Thursday, August 30, 2012

The Old Brooch


Some years ago my mother inherited the contents of a farmhouse in England.  She found the antique brooch in the photo below in the old Devonshire house and, much to my delight, she gave it to me.

The brooch when we first saw it
Abigail, my geocaching character whom I wrote about in a previous blog, informed me that she'd love to have the brooch. I don't know if other writers have this problem, but sometimes my characters can be very demanding! However, after some thought, I agreed to give it to her. I'd recently read a blog post by C.S. Lakin about using symbols and motifs in a book, and the brooch would be the perfect symbol for Abigail's quest to find God.

I followed a set of instructions I found on Google and cleaned the brooch. I presented it to Abigail, who grinned her thanks as she pinned it to the backpack she used for geocaching. I know, don't ask, that's Abigail for you.  Did I really expect her to wear it on her clothes?

Clean brooch

We wanted to know more about the brooch, so we brainstormed a list of questions. Here are some of them:

How old is the brooch?

Who made it?

Where was it made?

Who was the original owner of the brooch?

Who gave it to her? Her beau? Her father? Her friend? Her employer?

Why did that person give it to her? A Valentine's present (Abigail vetoed that one as too obvious) To reward an achievement? A farewell present by a soldier going off to fight in a war and if so, which war? And did he return from the war? And if he did, was she waiting for him or did she go off with another?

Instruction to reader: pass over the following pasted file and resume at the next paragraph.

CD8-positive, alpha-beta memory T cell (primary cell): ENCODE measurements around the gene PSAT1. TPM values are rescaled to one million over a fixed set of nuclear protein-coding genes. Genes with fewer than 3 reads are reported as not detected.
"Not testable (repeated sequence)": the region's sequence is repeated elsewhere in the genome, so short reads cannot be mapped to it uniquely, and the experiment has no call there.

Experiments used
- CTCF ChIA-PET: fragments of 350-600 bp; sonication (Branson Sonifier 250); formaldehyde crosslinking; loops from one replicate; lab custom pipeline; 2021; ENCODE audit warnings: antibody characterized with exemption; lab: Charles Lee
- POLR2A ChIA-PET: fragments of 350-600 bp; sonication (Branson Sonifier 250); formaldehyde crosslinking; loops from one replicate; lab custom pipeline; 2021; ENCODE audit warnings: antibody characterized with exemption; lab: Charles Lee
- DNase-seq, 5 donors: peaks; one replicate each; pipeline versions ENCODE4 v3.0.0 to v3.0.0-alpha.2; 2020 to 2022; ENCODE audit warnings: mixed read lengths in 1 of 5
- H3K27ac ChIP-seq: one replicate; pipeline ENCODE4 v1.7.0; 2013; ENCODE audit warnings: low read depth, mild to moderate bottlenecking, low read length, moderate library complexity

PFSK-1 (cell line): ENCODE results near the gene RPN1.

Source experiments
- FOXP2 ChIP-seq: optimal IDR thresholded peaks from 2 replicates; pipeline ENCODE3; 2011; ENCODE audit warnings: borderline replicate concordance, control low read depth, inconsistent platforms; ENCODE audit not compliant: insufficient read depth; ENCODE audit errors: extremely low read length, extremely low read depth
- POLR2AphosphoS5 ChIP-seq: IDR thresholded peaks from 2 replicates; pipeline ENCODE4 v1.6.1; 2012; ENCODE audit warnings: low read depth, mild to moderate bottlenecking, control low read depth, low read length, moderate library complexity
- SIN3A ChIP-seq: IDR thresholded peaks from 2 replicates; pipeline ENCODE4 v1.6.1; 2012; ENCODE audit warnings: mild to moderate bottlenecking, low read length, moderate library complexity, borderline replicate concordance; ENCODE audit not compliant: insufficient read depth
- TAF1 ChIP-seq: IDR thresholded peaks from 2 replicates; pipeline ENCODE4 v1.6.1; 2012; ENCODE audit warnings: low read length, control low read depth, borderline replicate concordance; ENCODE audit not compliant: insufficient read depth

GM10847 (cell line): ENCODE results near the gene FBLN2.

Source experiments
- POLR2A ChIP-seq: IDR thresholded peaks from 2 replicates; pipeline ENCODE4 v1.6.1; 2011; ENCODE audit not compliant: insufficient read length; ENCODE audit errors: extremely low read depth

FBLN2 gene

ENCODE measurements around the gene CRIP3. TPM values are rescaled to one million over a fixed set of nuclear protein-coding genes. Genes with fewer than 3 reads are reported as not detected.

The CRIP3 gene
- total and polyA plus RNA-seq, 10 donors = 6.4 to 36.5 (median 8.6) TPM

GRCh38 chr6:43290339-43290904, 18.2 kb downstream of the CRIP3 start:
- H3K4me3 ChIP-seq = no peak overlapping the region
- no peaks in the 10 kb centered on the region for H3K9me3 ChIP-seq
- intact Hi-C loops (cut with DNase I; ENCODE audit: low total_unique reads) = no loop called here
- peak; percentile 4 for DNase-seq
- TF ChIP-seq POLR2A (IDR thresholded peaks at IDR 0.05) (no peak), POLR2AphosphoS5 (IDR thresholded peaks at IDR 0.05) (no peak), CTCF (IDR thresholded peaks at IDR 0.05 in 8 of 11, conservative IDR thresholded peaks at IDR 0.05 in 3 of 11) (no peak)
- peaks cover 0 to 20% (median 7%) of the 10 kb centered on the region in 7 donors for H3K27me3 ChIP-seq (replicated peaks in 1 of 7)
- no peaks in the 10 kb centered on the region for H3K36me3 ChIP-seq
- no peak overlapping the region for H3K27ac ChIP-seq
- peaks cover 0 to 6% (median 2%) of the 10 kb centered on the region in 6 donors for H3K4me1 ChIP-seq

Or did she pick it up in a country lane, and if so, who lost it? How did that person lose it?

Or maybe she stole it? Then why did she steal it?

Was she covering for a servant who stole it?

Did a magpie drop it down the chimney?

Did she find it in a highwayman's secret hollow tree?

Did she catch a fish and . . .

"STOP!" said Abigail. "This is getting way out of hand. Let's find out the facts before we speculate any more. Why don't you write a blog post about the brooch? Put some photos online too. Maybe someone knowledgeable about antique brooches will see it and tell you more about it."

"Good idea, Abigail."

So here's the blog post with photos as suggested by my bossy character. If anyone knows anything about it, we'd really appreciate it if you would tell us about the brooch in the comment section below. Many thanks.

By the way, the brooch is about 5 cms (2.75 ins) across and appears to be silver plated or made of silver. There are 4 sets of markings on the back, the first RJW, the second could be a lion with a raised paw, the third two parallel vertical marks and the fourth looks like an anchor lying on its side. They are very difficult to see properly even with a magnifying glass.

23 comments:

  1. Don't know anything about your brooch, Ruth Ann, but I love it. Also love the idea that it fell into your hands through an inheritance. Amazing how it cleaned up! Good luck with the story and with discovering the real provenance of your brooch.

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  2. I don't know anything about the brooch either, except that it is beautiful and what a neat story behind it. Would be interested in knowing more as well!

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  3. Don't know about the brooch except it cleaned up beautifully! I hope Abigail is able to help you find our more about it. Be sure to share it here if she does.

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  4. Thank you Alice, Lisa and Shirl for taking the time to leave a comment.

    I'm going to put a request out to ACFW over the weekend for any experts on antique jewelry to visit the blog in the hopes that someone will be able to identify it and give me some information.